Gardening Times

AT this time of the year gardens are full of colour and fragrance, mostly from spring flowering bulbs.

Loading Comments
Share
Print

Although the daffodils are fading there are many different varieties of tulip and hyacinth to take over.

Early morning is the time of day when you get the best from the heavily-scented hyacinths.

Some people find the scent overpowering, but the fantastic colours are unbeatable.

Tulips are also giving fantastic displays just now with combinations of mono-colour, bi-colour and frilly edged flowers.

There are new varieties of bulbs released each year as growers vie for perfection, optimum flower colour, shape and size.

Once the flowers begin to fade a lot of people start to think about what to do with the bulbs, as they will be being replaced with summer-flowering plants.

The answer depends on where the bulbs have been planted and what type of storage space you have available.

If you want to keep them for next year it is important to allow the energy and goodness of this seasons growth to be absorbed back into the bulb, the flower's food store.

The methods of doing so is the same for most bulbs.

Most gardeners plant bulbs in flower beds, borders or containers for them to become part of the planting scheme along with spring flowering plants.

This means that when you are emptying the beds and containers to re-plant for the coming season you have the choice of keeping the bulbs for next year or putting them on the compost heap. To keep them for planting next year you have to dry them out in order to store them.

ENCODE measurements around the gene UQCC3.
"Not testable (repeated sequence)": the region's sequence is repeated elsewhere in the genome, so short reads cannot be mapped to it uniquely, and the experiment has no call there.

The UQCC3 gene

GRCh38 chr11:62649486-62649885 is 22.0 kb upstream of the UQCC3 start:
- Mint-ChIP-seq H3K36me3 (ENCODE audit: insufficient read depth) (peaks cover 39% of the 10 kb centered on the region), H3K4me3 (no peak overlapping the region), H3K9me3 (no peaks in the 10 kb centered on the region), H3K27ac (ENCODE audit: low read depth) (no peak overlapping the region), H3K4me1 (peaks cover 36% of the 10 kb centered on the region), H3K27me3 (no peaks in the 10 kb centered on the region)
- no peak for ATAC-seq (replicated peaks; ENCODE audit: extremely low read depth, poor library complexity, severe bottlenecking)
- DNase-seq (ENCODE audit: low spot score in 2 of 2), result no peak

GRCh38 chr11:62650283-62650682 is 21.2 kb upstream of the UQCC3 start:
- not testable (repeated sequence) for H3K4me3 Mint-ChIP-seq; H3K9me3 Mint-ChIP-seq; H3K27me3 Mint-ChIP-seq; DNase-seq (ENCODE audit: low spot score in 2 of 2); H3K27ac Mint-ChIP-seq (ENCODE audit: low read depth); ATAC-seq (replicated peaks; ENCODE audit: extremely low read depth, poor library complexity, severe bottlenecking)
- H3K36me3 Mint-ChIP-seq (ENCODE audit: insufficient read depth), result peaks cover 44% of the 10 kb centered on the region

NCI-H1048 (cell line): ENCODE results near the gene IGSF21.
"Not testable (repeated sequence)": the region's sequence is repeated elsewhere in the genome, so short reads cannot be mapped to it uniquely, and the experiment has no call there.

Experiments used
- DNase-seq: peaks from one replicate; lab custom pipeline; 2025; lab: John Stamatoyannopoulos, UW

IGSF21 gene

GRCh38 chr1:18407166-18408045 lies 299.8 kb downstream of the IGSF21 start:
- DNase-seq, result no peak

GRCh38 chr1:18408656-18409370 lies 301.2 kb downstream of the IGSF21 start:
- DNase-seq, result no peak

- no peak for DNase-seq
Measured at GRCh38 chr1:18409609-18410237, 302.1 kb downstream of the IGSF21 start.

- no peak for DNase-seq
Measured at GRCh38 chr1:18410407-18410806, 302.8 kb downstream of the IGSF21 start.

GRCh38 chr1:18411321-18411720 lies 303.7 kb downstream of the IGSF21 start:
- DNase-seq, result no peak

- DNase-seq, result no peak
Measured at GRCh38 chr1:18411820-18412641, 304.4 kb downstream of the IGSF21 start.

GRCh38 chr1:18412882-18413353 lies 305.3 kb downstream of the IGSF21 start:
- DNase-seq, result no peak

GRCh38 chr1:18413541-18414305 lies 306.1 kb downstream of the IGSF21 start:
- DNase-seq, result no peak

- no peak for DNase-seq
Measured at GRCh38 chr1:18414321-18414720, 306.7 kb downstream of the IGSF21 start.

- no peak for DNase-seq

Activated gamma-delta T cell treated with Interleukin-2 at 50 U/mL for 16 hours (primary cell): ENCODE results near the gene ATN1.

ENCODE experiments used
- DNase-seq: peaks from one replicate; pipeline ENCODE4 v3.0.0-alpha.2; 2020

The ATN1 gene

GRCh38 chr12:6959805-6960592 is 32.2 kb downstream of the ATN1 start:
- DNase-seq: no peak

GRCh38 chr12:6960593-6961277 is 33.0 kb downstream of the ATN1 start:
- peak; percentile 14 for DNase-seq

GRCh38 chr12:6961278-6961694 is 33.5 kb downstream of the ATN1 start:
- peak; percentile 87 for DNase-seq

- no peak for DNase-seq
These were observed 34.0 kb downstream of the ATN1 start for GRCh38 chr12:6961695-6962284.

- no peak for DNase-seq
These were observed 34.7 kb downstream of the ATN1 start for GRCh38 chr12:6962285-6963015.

You need a fair bit of space in a frost free area, whether it's a shed, garage or potting shed.

If you have a vented shelving unit or rack you should lay the bulbs out with a bit of space between them which allows them to die back letting the goodness go back into the bulb without rotting.

If you don't have much space you could loosely tie the bulbs in bunches and hang them.

Be warned though, no matter how well you dry out and store this year's bulbs there is always the chance that next season you will not get the same amount of flowers - sometimes only foliage re-appears. It depends how strong the original bulb was and if it was from good stock.

Home and Garden

Commenting & Moderation

We moderate all comments on Evening Times on either a pre-moderated or post-moderated basis. If you're a relatively new user then your comments will be reviewed before publication and if we know you well and trust you then your comments will be subject to moderation only if other users or the moderators believe you've broken the rules

Moderation is undertaken full-time 9am-6pm on weekdays, and on a part-time basis outwith those hours. Please be patient if your posts are not approved instantly.

161874

Have you got a story?

Contact the news desk on 0141 302 6520 or email news@eveningtimes.co.uk
Games news:

Putting the world to rights

Gail's Gab

Wish you were here reader, I’m lapping up with sun with me in my bikini and Tommy in his 1980s style trunks

Times Out

Entertainment

Lifestyle

TV Advert
Cat’s Eyes on Glasgow

Cat’s Eyes on Glasgow

Cat Cubie’s job is to find and share with you the fabulous things the city has to offer, from gigs to gastro.

Janice Bell

Janice Bell

You Couldn't Make This Up

Ah the Glassgow banter, you just canne beat it.

Michelle McManus

Michelle McManus

Columnist Michelle McManus is Sussed in the City, and loves to chat about anything and everything.